There remains a third, huge non-ideological mass—the majority of Brazilians who go to church more to pray than to debate—whose electoral decisions will likely remain flexible.

Many Lula voters believe that, despite his flaws, he represented the best chance of preserving the democratic Constitution of 1988, which began the redemocratization of Brazil after 20 years of military dictatorship. Mr. Bolsonaro had disregarded the constitution frequently, flirting with military rule, for example, and casting doubt on the election system without offering any serious evidence of a problem. Because of his many attacks on the integrity of the vote, hundreds of his supporters across the country—some of them violent and armed—have been camping in front of military bases, rioting against election results and agitating for a military coup.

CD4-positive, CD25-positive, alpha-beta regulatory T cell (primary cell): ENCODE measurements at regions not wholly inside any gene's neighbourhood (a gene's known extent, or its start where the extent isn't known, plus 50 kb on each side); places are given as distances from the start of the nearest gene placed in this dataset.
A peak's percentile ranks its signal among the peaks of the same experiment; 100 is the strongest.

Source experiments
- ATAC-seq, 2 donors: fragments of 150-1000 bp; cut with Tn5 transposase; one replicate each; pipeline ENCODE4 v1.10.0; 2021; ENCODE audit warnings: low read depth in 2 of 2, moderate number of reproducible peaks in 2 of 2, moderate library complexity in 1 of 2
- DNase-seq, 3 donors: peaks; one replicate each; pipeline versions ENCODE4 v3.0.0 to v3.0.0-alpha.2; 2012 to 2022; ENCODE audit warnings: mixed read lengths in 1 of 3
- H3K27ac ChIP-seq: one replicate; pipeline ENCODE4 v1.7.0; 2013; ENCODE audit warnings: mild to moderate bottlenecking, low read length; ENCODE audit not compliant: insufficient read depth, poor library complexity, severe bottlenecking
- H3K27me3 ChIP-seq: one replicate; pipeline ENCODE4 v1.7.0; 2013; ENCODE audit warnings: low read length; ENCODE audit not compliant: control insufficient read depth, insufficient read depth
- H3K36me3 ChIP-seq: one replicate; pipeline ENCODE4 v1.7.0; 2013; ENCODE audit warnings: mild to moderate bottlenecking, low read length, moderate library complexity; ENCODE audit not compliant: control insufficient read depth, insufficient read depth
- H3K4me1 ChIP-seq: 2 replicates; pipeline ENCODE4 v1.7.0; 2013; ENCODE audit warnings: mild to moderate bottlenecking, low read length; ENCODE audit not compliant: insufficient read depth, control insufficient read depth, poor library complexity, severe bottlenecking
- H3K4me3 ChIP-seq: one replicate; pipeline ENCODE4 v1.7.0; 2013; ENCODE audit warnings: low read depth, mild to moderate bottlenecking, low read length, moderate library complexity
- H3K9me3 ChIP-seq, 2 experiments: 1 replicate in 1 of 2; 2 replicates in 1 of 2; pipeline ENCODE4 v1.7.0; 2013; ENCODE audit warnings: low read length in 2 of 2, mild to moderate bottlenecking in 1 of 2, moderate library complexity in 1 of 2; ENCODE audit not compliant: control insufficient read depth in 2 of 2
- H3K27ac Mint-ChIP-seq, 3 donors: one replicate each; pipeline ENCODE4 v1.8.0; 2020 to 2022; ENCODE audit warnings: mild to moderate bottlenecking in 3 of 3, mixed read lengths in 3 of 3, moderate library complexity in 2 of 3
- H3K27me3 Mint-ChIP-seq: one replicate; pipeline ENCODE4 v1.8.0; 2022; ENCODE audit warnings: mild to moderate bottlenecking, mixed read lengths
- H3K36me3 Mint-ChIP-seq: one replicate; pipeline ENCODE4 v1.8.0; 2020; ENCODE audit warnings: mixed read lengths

Electing Mr. Lula “was a self-defense act for democracy,” said former senator Marina Silva. She had been Mr. Lula’s environment minister from 2003 to 2008 but broke ties with him after disagreements on balancing environmental policy, infrastructure development and economic growth. In 2022, she reconciled in an effort to ensure Mr. Bolsonaro’s defeat. Ms. Silva has again been appointed to lead the environment ministry, and another former political rival of Mr. Lula, Senator Simone Tebet, has been appointed planning minister. Mr. Lula’s vice president, Geraldo Alckmin, was also a center-right political rival and will now lead the Ministry of Development, Industry and Commerce.

With reporting from The Associated Press